If you have done the above, you are a big step further to lessen your headache.

Sunday, June 26, 2016

Boek review: Komt een vrouw bij de h@cker, van Maria Genova (Dutch)

Een poosje geleden zag ik wat tweets over het boek "Komt een vrouw bij de h@cker" van een ene @genova2 voorbijkomen. Hoewel ik dacht dat het boek in de categorie fictie viel besloot ik Maria Genova (de schrijfster van het boek en de persoon achter de hiervoor genoemde Twitter-handle) te gaan volgen. Toen ik enkele maanden later op de conferentie van (ISC)² SecureNetherlands 2016 aanwezig was zag ik in de agenda dat Maria kwam spreken over haar boek. Na een boeiende talk kwam ik met haar via Twitter in contact en kocht ik via haar een persoonlijk signeerde boek! Oh trouwens, het boek is helaas allesbehalve fictie...

Komt een vrouw bij de h@cker gaat over identiteitsfraude. Ze beschrijft waargebeurde cases ten aanzien van het misbruiken van gegevens door anderen om zich voor te doen als jou. Meestal met nadelige financiële gevolgen voor de originele identiteit (lees: jij). Situaties zoals fraude met betrekking tot het inschrijvingen op je woonadres, mobiele telefoonabonnementen, bestellingen bij online winkels, misbruik van bankgegevens en ga zo maar door, komen allemaal aan bod. Ook gaat ze in op overheidsinstanties en hoe slordig daar (soms?) wordt omgegaan met gevoelige persoonsgegevens. Vaak overigens op de meest eenvoudige manier, zonder complexe hacks door hackers.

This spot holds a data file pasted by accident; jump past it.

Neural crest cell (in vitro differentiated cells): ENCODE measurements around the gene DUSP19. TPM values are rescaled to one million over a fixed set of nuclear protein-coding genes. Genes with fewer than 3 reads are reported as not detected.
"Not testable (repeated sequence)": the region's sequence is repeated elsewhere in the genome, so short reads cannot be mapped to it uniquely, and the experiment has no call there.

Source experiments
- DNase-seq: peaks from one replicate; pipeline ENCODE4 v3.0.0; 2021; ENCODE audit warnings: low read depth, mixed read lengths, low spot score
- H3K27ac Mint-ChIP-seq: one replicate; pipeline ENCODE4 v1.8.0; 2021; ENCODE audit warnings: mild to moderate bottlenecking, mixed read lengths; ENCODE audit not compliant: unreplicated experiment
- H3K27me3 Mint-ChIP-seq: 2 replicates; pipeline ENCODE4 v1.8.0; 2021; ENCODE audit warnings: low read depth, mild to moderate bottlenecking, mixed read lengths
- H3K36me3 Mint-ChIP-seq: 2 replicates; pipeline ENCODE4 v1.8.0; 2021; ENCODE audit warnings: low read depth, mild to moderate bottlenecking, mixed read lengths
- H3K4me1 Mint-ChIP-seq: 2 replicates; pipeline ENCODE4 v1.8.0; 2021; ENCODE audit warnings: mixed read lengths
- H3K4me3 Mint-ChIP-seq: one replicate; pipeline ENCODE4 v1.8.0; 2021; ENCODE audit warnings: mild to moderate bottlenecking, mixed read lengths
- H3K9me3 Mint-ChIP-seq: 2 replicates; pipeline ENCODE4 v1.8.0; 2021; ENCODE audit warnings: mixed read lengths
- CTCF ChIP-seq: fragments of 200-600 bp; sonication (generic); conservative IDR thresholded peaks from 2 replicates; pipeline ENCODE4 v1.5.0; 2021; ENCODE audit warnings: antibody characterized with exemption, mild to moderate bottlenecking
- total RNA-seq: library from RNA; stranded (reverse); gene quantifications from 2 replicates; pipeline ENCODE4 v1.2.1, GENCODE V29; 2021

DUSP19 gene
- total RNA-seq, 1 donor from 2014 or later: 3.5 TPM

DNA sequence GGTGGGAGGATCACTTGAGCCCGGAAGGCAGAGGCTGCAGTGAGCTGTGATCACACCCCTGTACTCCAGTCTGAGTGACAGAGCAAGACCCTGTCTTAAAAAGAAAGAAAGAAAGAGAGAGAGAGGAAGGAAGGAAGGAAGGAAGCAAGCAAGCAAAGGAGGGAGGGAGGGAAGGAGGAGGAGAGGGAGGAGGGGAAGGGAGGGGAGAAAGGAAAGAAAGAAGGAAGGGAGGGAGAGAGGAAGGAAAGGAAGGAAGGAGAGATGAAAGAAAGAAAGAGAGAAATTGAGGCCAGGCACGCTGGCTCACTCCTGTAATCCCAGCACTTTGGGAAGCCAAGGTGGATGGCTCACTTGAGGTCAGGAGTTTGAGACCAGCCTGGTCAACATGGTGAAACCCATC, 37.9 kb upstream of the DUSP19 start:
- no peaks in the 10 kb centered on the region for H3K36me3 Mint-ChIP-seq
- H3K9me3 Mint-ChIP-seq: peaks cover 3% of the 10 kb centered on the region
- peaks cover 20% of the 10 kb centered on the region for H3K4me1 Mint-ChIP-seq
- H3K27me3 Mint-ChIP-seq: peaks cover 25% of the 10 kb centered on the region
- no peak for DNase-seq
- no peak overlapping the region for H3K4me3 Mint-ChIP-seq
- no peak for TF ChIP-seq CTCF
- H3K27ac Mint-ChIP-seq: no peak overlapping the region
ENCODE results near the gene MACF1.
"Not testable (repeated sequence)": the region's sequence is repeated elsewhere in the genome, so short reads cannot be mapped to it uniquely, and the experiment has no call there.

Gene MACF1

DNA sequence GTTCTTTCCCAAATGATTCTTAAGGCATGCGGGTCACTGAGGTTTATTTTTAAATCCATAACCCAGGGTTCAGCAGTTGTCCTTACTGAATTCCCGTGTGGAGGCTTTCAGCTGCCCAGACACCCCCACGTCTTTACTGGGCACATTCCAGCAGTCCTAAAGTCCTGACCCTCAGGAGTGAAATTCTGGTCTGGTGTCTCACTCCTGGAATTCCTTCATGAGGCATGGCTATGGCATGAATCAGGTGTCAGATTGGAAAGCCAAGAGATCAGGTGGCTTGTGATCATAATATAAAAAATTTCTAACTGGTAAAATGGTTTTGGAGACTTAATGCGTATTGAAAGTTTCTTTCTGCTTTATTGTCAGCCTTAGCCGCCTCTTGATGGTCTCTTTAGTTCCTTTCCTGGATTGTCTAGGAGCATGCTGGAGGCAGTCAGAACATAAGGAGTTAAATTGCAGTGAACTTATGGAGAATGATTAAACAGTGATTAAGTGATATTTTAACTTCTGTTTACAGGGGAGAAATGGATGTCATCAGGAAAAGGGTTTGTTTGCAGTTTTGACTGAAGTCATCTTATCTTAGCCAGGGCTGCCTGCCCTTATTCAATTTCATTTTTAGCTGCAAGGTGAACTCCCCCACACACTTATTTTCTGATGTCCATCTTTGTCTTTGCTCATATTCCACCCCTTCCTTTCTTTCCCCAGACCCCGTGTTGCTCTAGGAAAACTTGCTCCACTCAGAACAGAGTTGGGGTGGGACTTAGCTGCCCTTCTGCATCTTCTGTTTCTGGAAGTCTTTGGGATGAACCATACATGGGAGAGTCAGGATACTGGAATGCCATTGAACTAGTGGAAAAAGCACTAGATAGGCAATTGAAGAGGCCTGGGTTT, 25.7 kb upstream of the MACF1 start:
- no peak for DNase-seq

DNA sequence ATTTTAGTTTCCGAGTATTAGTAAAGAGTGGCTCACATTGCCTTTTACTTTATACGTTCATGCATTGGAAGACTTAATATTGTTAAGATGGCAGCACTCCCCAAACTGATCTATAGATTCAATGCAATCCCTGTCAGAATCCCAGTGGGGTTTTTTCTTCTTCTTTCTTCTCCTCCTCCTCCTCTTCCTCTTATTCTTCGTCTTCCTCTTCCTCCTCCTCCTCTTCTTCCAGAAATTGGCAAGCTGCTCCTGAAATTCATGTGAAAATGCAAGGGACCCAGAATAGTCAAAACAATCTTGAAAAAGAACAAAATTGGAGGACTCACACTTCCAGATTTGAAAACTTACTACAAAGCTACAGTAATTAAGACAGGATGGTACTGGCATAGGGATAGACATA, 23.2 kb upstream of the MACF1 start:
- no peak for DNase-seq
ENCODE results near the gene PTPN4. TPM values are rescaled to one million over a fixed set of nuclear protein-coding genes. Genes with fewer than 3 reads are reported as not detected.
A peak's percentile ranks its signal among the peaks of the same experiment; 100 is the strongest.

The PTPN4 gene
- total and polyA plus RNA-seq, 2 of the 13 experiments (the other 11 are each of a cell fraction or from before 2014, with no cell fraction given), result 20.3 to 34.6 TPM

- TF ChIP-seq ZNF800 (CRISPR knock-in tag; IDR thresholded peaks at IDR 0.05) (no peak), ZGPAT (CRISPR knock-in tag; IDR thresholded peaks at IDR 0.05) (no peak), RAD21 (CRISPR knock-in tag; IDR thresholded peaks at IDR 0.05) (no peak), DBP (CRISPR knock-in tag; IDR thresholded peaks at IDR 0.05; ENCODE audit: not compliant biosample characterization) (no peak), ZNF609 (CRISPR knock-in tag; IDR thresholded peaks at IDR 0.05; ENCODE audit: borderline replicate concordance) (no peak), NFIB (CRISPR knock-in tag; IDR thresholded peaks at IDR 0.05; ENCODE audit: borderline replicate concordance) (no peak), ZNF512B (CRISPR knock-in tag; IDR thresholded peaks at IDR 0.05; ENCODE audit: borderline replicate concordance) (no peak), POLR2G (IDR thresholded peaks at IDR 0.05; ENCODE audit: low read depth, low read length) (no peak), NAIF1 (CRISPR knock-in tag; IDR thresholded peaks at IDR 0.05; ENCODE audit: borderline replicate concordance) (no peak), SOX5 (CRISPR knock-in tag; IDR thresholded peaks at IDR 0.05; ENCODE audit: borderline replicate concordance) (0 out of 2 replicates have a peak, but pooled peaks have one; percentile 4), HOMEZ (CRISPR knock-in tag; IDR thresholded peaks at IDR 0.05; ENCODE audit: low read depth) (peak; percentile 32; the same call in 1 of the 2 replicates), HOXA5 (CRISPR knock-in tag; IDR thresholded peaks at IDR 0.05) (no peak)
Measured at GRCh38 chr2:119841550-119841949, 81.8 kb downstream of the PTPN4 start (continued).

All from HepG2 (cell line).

Dit is allemaal bijna niet voor te stellen en dus besloot Maria om contact te leggen met een echte hacker om zodoende uit eerste hand te zien hoe eenvoudig digitaal inbreken is. En de informatie op onze computers laten weinig tot de verbeelding over, want nagenoeg alles is te vinden op onze computers. Denk hierbij aan volledige kopieën van identiteitsbewijzen zoals paspoorten en rijbewijzen, maar ook accounts en wachtwoorden die we opslaan in eenvoudig te lezen bestanden, en intieme en soms ook pikante foto's. En niet te vergeten de slechte discipline die gehanteerd wordt ten aanzien van het installeren van alle updates en het hebben van een malware (virus) scanner. Het is een snoepwinkel voor de digitale inbreker.

Dat identiteitsfraude bestaat en plaatsvindt kan ik me nog wel mee verzoenen. Criminaliteit bestaat nu eenmaal en hoewel we het zeker moeten bestrijden, moeten we niet de illusie hebben dat we het kunnen uitbannen. Niet op korte termijn in ieder geval. Wat ik zelf gewoon bijzonder vind en eigenlijk gewoon weg niet begrijp is de mate waarin een slachtoffer wordt ondersteund in dit proces (althans, de mate waarin hij of zij niet wordt ondersteund).

Op het moment dat we iemand op straat zien overlijden krijgen we slachtofferhulp aangeboden (sterker nog, ik kreeg het zelfs aangeboden toen ik aangifte kwam doen van diefstal van mijn fiets). Maar slachtofferhulp bij identiteitsfraude gebeurd gewoon niet. Vaak krijg je al niet eens een aangifte goed verwerkt, is de politie niet deskundig (genoeg) om je te ondersteunen en heb je vaak de schijn al tegen want het is toch 'jouw' handtekening!

De financiële schade is vaak al niet te overzien. Van enkele duizenden tot vele tienduizenden euro's die je gewoon kan ophoesten omdat je in de rechtbank niet geloofd wordt. Onschuldig gevangen zitten is helaas hierbij ook geen uitzondering! Maar ook de impact op je persoonlijke leven is voorbij het denkbare. Geliefden die je niet meer geloven en van je gaan scheiden, vrienden en familie die je in de steek laten want "waar rook is, is vuur" en eveneens het verliezen van je baan en huis.